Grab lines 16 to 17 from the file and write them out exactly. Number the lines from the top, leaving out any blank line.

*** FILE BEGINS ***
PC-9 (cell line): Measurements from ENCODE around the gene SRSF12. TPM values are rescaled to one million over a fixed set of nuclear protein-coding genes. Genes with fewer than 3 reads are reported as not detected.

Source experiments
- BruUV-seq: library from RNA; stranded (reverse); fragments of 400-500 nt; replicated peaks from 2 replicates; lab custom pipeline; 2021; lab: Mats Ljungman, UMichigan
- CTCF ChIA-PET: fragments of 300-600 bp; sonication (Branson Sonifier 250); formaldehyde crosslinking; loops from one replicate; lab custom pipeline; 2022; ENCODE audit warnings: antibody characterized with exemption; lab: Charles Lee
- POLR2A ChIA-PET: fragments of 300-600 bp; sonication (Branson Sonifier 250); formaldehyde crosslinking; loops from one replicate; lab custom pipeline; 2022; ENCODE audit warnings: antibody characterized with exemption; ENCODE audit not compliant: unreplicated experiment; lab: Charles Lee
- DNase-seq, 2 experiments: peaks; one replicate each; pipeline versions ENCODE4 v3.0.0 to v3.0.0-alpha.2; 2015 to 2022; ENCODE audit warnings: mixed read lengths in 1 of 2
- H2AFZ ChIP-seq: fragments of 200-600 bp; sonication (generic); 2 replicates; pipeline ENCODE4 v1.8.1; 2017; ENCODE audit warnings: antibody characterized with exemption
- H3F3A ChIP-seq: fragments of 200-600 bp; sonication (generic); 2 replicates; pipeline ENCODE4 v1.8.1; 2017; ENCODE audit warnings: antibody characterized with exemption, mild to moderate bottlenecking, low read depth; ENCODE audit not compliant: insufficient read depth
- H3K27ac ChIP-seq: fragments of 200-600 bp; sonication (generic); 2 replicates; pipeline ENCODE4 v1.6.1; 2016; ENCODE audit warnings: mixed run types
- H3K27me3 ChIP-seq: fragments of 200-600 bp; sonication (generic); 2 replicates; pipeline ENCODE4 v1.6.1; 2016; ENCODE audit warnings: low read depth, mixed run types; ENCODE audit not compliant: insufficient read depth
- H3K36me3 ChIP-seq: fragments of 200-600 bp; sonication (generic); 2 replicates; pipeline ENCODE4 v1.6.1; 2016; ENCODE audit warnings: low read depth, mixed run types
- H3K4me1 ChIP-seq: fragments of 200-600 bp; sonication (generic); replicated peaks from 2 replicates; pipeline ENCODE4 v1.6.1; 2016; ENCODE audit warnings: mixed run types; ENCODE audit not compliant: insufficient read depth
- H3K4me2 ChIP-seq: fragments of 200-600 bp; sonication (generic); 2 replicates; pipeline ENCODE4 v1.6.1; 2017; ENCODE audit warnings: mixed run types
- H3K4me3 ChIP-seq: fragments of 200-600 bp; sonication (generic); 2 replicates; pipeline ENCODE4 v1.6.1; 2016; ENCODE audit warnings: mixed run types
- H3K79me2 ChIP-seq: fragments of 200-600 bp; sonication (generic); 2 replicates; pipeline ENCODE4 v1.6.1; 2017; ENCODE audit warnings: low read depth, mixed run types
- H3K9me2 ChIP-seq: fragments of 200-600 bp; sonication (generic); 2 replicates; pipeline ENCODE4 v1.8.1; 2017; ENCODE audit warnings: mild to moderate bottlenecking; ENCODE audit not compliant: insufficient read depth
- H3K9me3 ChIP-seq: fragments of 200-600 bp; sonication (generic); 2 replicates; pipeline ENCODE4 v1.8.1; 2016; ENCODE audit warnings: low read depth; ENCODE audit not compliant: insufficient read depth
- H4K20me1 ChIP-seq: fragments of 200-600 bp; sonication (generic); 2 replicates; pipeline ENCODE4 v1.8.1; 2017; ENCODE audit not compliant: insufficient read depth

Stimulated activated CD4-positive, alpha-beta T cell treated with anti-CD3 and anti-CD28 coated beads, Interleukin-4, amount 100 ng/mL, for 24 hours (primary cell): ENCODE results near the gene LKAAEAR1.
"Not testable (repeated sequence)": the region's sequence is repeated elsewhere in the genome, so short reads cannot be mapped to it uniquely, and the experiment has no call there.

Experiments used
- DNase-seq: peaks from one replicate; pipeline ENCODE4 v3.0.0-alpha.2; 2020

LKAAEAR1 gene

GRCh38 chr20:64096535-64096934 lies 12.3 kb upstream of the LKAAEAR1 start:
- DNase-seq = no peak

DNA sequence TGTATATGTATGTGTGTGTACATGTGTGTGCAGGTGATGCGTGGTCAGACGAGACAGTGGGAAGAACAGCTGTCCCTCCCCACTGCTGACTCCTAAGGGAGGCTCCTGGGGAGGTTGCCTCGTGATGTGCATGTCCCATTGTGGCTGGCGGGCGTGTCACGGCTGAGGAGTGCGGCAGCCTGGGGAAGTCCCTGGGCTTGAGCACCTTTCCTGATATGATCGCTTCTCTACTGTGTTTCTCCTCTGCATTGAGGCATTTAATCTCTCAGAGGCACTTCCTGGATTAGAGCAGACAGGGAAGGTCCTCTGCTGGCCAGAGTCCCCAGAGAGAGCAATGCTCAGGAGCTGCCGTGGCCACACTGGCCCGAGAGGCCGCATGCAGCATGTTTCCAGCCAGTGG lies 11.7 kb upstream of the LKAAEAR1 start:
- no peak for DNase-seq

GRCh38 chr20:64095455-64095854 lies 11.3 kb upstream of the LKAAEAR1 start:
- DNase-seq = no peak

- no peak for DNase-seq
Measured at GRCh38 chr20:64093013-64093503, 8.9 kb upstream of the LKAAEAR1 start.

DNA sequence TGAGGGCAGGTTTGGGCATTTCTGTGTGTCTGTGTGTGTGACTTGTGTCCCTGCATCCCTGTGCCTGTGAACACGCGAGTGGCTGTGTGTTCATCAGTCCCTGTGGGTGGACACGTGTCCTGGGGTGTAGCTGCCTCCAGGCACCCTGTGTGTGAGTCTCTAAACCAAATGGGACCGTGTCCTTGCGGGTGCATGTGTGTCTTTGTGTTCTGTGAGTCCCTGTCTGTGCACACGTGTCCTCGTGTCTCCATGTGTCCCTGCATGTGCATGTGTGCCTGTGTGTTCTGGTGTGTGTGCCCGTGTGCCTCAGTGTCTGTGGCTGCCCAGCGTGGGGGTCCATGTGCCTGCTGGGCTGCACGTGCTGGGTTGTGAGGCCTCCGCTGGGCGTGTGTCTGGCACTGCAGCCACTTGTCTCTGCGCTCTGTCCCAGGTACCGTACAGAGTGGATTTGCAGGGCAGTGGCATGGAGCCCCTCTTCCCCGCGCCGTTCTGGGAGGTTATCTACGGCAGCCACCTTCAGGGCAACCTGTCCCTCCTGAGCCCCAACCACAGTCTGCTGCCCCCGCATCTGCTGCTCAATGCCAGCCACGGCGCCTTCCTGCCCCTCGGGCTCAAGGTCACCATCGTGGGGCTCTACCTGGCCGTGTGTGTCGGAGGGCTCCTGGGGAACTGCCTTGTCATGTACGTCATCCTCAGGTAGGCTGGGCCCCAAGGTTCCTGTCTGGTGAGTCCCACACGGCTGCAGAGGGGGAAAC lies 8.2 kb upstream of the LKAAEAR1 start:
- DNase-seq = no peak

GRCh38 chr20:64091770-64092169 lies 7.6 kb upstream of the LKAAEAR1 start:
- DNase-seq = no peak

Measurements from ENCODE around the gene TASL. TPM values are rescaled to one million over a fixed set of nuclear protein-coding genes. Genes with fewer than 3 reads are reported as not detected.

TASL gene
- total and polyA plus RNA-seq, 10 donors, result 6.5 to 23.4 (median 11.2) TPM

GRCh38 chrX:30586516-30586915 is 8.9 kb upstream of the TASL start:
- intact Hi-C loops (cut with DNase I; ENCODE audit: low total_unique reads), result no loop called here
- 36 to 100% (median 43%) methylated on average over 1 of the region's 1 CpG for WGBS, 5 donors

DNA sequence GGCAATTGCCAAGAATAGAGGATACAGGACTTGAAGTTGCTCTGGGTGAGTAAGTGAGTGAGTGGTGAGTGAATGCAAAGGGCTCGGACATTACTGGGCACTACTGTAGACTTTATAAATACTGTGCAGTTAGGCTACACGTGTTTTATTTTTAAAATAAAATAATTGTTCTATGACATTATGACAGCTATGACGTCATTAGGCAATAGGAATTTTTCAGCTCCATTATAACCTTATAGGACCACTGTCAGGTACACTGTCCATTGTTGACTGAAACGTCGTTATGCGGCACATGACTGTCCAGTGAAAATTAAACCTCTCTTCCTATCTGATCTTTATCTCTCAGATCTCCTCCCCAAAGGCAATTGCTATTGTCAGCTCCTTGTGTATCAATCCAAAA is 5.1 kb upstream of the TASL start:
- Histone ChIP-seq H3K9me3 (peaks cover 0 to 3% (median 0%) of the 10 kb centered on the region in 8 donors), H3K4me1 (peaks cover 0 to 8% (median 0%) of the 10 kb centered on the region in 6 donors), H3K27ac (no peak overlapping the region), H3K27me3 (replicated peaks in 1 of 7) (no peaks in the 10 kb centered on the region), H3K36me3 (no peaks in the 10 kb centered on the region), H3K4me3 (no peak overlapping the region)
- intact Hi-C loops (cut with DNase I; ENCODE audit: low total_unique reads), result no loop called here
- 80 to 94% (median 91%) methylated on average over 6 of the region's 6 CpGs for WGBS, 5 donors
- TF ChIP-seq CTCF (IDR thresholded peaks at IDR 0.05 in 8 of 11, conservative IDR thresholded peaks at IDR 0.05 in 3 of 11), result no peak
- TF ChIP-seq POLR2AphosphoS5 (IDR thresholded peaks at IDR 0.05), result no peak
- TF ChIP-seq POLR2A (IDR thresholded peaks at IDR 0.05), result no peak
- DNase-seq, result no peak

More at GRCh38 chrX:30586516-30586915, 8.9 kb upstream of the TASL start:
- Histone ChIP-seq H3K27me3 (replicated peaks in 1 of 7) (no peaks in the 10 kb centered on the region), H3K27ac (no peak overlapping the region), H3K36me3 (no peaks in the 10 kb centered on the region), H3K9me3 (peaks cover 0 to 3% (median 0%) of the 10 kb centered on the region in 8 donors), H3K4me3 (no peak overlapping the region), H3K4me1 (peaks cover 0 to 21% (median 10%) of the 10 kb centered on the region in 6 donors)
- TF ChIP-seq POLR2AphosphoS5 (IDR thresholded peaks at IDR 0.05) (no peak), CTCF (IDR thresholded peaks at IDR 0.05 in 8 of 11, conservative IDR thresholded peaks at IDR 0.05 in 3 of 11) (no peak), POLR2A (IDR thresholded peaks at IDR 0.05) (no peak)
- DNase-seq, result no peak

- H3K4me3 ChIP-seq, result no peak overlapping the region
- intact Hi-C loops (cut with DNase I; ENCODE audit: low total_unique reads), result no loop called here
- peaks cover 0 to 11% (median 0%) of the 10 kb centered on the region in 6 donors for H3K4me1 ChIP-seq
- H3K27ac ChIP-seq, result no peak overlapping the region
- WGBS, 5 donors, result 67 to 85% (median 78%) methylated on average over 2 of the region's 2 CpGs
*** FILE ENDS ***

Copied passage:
- H3K9me2 ChIP-seq: fragments of 200-600 bp; sonication (generic); 2 replicates; pipeline ENCODE4 v1.8.1; 2017; ENCODE audit warnings: mild to moderate bottlenecking; ENCODE audit not compliant: insufficient read depth
- H3K9me3 ChIP-seq: fragments of 200-600 bp; sonication (generic); 2 replicates; pipeline ENCODE4 v1.8.1; 2016; ENCODE audit warnings: low read depth; ENCODE audit not compliant: insufficient read depth